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Sustainable Timber Tasmania and Parks and Wildlife Service announce road opening


Florentine Road and Arve Road (to the Hartz Mountain junction) are officially reopened to the public.More

Easter safety is paramount for our parks and reserves


The Parks and Wildlife Service encourages visitors and Tasmanians alike to get outdoors and get active - especially in our parks and reserves.More

Good news, Hartz Mountain National Park and other tracks are open!


In time for Easter walking, PWS have been able to re-open a number of tracks.More




The Steamship, Nord
(Maritime Museum of Tasmania)

The 1,843 ton Nord was built by the Grangemouth Dockyard Company at Greenock, Scotland, in 1900. Measuring 269.4' x 42.4' x 17.5' the vessel was registered at London, Official No. 120170, and was owned by the Anglo Saxon Petroleum Company.

In early November 1915 the Nord was proceeding from Melbourne to Hobart, loaded with 12,000 cases of benzine (petroleum). On the 7th, while battling strong winds and heavy seas near the Tasman Peninsula, the captain turned the vessel inside the Hippolyte Rocks seeking smoother waters. At around 5.00 pm the Nord struck an uncharted rock in the passage and began to take in water.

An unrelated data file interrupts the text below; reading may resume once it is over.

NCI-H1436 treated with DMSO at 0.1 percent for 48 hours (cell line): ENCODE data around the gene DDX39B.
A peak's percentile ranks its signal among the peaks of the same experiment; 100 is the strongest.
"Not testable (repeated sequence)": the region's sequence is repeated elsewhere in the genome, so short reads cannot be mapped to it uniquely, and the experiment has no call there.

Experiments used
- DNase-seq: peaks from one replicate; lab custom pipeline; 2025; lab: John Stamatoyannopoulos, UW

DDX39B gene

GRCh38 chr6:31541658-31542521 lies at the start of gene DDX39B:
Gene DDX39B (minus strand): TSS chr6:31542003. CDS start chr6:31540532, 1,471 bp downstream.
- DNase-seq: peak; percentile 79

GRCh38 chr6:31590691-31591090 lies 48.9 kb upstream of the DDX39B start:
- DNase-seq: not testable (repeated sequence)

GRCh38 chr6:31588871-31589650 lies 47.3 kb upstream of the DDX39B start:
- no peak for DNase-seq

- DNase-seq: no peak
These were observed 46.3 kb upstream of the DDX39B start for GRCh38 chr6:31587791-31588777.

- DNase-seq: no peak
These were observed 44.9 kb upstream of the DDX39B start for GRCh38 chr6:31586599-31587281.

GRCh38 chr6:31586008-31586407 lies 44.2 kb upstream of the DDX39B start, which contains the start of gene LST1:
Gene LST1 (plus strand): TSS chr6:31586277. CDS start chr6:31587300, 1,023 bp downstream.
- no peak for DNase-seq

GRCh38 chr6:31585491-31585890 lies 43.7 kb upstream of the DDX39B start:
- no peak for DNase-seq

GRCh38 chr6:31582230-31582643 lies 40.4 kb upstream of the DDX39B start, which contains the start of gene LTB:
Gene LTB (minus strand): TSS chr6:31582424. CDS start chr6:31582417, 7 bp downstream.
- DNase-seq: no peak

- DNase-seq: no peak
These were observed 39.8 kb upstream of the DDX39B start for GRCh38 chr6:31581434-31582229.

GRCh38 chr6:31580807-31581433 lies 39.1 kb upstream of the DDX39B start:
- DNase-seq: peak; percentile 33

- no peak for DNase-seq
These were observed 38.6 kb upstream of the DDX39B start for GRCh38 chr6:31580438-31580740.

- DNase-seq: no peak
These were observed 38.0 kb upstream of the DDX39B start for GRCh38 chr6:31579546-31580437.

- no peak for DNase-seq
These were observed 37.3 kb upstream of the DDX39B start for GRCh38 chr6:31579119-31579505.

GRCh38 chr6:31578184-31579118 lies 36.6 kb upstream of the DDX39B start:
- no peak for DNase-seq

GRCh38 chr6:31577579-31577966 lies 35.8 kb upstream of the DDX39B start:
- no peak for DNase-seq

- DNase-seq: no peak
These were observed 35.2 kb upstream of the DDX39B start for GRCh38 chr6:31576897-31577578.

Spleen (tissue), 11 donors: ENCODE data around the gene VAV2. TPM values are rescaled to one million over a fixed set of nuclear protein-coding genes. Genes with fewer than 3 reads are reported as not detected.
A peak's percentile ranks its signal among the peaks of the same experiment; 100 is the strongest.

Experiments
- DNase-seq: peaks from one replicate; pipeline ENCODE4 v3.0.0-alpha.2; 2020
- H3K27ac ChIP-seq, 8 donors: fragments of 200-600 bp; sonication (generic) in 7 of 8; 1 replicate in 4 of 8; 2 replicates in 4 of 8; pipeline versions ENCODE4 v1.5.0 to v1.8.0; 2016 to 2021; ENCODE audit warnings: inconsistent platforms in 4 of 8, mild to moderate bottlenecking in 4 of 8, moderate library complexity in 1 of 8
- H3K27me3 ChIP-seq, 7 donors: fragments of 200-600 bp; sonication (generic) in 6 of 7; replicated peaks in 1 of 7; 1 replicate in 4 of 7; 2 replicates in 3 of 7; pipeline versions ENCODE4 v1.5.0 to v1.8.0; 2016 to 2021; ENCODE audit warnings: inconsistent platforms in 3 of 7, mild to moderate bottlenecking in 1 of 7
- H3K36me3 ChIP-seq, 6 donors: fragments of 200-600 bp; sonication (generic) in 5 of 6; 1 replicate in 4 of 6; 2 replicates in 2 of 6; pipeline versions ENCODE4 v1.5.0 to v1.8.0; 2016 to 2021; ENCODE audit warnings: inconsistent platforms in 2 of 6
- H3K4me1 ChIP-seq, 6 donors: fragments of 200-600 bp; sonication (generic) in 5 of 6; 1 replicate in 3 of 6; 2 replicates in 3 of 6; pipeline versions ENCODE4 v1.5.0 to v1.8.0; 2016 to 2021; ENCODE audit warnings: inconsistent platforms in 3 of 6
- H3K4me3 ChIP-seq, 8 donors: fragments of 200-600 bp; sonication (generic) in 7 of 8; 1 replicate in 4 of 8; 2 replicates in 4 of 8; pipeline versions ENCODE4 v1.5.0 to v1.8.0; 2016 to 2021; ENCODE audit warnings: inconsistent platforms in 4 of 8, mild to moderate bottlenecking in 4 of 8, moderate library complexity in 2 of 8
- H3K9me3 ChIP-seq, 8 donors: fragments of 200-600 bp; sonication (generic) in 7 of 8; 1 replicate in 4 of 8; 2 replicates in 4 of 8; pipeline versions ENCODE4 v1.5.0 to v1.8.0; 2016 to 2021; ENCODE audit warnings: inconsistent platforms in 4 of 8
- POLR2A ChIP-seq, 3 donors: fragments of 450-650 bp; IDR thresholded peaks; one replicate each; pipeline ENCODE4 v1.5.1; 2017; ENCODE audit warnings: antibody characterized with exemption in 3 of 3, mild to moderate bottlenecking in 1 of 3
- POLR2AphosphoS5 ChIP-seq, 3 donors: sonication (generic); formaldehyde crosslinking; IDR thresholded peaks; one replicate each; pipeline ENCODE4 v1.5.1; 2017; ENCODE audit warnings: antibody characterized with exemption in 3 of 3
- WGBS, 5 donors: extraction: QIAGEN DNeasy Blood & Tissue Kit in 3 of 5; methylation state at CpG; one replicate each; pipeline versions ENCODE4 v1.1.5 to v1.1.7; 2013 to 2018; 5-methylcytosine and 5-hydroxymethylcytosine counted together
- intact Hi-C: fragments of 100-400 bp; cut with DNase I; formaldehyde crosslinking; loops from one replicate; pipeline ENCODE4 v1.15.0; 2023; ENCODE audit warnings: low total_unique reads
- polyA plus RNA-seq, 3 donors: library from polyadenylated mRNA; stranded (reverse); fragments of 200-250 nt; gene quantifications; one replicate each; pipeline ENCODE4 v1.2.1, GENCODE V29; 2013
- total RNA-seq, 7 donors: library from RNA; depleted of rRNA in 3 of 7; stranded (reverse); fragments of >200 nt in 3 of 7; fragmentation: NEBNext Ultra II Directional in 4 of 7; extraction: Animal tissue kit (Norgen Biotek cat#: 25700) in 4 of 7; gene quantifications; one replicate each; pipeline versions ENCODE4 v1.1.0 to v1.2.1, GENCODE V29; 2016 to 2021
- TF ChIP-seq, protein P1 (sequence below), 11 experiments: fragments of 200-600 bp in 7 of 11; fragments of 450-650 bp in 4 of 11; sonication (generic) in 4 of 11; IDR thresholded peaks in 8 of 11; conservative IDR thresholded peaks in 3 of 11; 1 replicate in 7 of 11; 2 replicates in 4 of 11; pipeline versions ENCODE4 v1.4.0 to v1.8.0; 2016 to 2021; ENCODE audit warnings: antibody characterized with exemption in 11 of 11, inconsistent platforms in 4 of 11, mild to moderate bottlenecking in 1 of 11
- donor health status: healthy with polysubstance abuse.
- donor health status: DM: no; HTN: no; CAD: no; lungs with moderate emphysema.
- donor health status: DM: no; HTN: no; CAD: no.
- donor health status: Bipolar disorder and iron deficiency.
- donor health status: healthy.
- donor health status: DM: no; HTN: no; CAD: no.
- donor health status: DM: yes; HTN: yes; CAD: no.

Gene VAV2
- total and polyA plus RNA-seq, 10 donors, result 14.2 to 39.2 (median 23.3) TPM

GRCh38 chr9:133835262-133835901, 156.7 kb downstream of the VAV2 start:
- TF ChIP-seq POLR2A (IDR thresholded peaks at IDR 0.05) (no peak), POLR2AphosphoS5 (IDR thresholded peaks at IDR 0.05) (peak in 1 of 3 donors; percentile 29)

The vessel continued to the south seeking the sheltered waters of Port Arthur but the strong tides and heavy seas prevented the foundering steamship from making sufficient headway. At 7.00 pm the Nord was abandoned by its crew and the vessel sank shortly afterwards. Despite the high seas and inhospitable terrain of the Tasman Peninsula all 42 crew were saved.

A Court of Inquiry cleared Captain M. Mackay of blame for the loss of the vessel due to inaccuracies in the charts and sailing directions for the area. It was believed that the Nord had struck on the same uncharted rocks which had sank the steamship Tasman in 1883.

Wreck of the Nord

Diver on the wreck of the Nord
(Photography by Mark Spencer)

The Site

The hull of the Nord now lies upright on the sea bed in 35-40 metres of water. The structure is largely intact although some of the upper works and decking have collapsed inwards. The wreck is a popular and interesting dive despite its depth and exposed location. The site is most easily visited through the Eaglehawk Dive Centre on the Tasman Peninsula.

Further Reading

Scuba Diver, October/November 1991

Tasmanian Government Gazette, 7 December 1915

Hobart Mercury, 9-11 November 1915